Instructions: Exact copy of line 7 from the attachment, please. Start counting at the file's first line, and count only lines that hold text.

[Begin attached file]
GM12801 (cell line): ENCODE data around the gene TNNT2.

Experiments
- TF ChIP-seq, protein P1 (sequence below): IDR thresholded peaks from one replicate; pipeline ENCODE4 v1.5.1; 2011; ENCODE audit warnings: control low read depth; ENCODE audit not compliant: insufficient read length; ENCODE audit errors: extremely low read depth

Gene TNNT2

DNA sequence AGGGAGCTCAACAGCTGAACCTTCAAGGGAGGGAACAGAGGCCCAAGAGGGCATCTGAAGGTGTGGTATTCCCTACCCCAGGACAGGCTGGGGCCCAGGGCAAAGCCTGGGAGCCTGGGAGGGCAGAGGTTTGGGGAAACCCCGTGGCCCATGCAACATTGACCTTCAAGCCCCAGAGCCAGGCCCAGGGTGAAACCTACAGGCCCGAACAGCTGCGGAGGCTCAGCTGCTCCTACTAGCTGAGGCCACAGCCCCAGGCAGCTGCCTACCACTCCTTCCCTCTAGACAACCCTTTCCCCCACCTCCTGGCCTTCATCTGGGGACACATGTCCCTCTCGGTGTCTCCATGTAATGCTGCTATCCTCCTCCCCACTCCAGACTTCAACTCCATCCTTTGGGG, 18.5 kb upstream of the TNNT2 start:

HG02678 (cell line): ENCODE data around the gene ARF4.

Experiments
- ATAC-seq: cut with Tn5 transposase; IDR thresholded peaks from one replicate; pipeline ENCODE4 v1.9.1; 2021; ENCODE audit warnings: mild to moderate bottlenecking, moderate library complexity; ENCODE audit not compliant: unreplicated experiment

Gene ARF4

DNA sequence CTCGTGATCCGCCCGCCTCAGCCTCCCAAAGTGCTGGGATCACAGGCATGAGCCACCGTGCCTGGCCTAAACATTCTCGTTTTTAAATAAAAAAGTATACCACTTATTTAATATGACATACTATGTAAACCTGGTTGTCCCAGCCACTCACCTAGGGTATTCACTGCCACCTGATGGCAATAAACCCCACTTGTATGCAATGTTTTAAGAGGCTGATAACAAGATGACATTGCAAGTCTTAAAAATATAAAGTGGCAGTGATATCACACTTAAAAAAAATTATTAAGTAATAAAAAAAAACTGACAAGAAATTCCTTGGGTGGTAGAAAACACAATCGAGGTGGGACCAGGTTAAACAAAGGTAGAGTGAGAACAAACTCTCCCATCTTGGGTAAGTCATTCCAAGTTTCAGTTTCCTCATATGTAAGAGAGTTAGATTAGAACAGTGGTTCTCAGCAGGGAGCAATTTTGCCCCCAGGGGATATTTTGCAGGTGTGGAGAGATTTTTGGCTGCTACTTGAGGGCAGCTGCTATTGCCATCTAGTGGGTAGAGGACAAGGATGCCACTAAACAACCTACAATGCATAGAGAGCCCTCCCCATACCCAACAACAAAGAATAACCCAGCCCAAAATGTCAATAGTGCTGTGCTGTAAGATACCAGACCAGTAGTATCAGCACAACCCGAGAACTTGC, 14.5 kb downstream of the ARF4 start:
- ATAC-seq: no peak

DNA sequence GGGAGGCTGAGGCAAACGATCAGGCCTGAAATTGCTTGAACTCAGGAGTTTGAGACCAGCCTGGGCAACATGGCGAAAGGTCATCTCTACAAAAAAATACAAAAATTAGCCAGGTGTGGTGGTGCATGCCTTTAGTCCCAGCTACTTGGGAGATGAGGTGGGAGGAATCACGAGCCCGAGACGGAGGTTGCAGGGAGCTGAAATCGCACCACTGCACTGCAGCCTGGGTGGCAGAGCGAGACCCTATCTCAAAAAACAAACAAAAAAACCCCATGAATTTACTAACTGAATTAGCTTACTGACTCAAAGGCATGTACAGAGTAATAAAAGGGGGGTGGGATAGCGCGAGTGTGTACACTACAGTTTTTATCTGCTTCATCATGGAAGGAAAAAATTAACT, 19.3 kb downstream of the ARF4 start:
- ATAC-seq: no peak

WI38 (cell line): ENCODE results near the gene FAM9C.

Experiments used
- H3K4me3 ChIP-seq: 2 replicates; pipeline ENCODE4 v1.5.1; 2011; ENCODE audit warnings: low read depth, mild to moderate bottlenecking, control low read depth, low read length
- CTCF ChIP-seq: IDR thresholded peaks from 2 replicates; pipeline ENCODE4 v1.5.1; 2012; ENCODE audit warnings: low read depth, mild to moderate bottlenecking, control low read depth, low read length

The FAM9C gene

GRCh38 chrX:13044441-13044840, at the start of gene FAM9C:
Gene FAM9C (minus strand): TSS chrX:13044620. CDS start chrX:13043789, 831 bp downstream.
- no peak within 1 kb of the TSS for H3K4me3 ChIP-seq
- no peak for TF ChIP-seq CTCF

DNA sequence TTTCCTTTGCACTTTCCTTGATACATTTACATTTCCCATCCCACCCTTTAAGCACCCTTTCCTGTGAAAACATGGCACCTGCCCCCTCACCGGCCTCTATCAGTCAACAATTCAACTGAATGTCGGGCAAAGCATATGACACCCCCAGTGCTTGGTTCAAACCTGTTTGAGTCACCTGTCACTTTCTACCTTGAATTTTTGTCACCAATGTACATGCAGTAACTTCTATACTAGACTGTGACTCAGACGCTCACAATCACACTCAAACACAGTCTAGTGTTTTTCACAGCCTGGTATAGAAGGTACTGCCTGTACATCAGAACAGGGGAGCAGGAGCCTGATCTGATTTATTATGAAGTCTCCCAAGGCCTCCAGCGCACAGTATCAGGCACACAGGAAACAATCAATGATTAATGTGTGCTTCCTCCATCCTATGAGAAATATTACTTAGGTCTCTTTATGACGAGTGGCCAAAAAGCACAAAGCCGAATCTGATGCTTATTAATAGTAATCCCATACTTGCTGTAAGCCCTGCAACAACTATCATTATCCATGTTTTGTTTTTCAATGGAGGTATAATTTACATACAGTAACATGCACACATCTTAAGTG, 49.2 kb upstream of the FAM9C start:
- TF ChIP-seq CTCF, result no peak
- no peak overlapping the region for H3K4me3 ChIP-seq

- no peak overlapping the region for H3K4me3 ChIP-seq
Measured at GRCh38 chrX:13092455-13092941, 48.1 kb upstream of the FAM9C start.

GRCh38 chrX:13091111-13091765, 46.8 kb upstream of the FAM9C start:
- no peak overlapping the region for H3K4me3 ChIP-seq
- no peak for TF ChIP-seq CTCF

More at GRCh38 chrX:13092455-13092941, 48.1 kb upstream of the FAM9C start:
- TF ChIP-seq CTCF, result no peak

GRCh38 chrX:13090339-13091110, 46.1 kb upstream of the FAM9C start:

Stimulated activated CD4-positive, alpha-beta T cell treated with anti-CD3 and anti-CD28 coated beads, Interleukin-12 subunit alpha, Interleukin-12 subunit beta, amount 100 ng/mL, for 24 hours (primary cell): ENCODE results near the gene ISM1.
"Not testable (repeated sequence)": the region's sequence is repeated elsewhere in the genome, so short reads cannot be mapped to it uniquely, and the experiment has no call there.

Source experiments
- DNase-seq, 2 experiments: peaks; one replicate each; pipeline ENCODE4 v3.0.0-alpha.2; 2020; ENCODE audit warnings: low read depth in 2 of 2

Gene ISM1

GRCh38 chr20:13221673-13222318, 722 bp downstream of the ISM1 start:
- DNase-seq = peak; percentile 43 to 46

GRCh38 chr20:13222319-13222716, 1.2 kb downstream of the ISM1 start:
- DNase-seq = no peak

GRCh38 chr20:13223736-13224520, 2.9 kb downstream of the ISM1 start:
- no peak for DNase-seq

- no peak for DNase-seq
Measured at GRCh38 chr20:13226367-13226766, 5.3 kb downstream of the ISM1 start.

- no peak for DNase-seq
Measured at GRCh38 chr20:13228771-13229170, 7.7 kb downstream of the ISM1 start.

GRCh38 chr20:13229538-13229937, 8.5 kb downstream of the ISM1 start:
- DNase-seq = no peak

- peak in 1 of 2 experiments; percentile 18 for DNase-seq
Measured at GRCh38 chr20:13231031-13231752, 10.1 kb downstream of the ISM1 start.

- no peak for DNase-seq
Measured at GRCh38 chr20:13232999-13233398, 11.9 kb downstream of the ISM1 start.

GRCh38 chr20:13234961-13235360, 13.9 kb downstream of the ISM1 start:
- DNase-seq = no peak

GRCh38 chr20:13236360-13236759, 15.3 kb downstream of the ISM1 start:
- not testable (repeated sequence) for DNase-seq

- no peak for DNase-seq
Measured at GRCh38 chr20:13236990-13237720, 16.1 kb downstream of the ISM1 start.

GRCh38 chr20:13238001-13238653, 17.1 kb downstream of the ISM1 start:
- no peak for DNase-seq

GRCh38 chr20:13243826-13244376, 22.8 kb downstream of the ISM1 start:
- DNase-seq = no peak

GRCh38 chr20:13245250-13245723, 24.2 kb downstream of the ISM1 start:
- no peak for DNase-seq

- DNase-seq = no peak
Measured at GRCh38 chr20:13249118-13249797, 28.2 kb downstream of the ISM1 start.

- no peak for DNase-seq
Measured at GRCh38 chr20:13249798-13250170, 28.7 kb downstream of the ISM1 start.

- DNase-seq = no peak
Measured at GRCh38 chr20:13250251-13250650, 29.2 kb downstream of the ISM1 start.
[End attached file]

Experiments